Do we public sector accountants have an impossible job? When was the last time you took time out to think about what you are trying to achieve through financial reporting? Too often as professionals we either immerse ourselves in the technical or complain about the complexity of local government accounts and query how the public and other stakeholders can ever be expected to understand. The reality is that we need both the detailed complex accounting standards and to meet the needs of our stakeholders if we are ever to show the strong governance required where public money is concerned.
We live in a complex world where our assets and liabilities are not simple. Surely it is right that the public sector is open about the future liabilities it is building up. Can we simply ignore our consumption of fixed assets and rely on future investment programmes to come riding over the hill to save the day or keep our fingers crossed that markets perform and our pensions liabilities miraculously disappear? Accounting standards play a critical role in helping us quantify and expose the true financial position of the authorities for which we work and provide an important independent safeguard against manipulation of figures for political ends.
At the same time we have a clear duty to explain this information to our stakeholders. The best financial information in the world is of little use if nobody is reading it. With our technical hat on we can help by making sure we fully understand the accounting standards we apply and what they are seeking to achieve and we can ensure that we understand the underlying accounting concepts around materiality that allow us to remove excess clutter and take ownership of our own final accounts, they are not centralised accounting records but belong to each and every local authority. Perhaps our bigger duty however is to explain the meaning of these accounts to our stakeholders.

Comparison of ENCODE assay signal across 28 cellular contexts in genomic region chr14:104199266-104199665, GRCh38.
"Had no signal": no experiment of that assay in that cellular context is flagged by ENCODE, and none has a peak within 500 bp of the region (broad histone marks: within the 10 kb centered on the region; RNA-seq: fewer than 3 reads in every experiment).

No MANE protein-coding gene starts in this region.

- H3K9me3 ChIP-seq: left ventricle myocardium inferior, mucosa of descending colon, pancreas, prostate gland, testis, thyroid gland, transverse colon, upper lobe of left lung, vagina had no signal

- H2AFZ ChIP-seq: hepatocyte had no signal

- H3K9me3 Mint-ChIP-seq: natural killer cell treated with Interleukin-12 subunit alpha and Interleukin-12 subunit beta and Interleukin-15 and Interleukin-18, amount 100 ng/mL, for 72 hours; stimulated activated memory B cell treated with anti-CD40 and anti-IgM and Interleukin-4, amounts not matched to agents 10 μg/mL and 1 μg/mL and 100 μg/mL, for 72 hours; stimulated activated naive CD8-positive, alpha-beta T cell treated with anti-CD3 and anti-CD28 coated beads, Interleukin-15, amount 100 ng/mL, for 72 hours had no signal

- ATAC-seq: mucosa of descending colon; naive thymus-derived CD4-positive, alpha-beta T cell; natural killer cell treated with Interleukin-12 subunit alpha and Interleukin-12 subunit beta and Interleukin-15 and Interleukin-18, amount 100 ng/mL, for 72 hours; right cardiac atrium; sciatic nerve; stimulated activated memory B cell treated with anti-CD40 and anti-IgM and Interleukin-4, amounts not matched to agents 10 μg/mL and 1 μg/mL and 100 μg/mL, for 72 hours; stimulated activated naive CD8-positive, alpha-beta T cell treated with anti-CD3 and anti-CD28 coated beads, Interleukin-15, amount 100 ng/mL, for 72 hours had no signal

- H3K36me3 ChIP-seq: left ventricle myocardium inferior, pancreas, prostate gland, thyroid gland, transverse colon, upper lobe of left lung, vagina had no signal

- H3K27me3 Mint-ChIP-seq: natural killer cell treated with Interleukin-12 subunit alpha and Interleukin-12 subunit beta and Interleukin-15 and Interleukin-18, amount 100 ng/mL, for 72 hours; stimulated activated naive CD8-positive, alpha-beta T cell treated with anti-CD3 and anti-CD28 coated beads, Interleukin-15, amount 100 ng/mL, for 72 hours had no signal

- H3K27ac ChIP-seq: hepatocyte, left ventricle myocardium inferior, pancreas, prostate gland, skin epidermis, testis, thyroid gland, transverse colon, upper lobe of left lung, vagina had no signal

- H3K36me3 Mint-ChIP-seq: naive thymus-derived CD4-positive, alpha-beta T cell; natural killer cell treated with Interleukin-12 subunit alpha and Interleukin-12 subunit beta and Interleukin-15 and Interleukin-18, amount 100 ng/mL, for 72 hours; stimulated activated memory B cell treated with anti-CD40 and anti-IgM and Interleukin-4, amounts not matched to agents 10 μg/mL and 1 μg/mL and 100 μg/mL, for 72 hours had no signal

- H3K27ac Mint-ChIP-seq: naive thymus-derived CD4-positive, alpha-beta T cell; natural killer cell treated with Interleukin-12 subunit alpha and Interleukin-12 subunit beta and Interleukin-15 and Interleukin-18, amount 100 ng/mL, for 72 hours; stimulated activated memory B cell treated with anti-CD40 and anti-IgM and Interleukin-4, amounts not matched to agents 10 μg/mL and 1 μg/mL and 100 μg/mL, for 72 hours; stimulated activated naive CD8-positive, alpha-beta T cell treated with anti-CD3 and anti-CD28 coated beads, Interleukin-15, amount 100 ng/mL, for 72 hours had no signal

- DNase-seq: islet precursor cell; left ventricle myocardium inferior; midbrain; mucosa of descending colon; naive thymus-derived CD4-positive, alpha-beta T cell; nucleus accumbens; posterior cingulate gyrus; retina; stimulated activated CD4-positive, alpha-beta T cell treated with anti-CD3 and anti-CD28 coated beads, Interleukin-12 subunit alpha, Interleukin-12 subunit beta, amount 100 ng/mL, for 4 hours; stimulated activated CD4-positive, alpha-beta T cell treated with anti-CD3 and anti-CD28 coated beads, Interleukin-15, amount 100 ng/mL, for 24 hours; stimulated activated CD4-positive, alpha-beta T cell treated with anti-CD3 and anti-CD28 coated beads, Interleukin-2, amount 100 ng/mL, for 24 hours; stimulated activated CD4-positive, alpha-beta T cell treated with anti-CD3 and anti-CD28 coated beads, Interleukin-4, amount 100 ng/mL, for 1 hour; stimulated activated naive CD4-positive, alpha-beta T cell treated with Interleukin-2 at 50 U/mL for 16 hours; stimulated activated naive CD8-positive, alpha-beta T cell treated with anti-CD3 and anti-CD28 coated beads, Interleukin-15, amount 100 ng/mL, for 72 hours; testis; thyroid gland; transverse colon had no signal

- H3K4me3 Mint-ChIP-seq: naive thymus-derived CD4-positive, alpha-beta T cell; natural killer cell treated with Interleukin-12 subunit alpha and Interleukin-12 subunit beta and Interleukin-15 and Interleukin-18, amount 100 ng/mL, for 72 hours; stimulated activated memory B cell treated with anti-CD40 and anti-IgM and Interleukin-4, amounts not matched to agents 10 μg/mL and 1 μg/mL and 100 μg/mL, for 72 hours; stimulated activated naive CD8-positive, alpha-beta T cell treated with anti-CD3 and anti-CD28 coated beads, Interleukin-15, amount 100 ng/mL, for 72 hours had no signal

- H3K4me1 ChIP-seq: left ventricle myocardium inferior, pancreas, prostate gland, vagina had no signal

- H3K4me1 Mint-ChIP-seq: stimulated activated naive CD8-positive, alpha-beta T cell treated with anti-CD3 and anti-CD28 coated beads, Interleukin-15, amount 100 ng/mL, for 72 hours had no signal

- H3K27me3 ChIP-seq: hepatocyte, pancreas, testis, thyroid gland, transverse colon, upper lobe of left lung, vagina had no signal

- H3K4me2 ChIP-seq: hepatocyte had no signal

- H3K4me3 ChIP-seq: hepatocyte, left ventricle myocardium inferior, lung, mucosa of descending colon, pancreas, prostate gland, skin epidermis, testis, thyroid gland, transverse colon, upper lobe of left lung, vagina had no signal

CIPFA has been working for some time with the International Integrated Reporting Council on its narrative reporting project as well as with CIPFA/LASAAC to promote simplification of the accounts. This work is about to step up a gear with the request for public sector pilots for integrated reporting and CIPFA/LASAAC about to launch a review of two of the key primary statements within the accounts. The success of these reviews will rely on an understanding and acceptance of the sound financial requirements underpinning the accounts along with a willingness to challenge unnecessary clutter in the name of transparency. Perhaps if we can balance the two we will achieve mission impossible.
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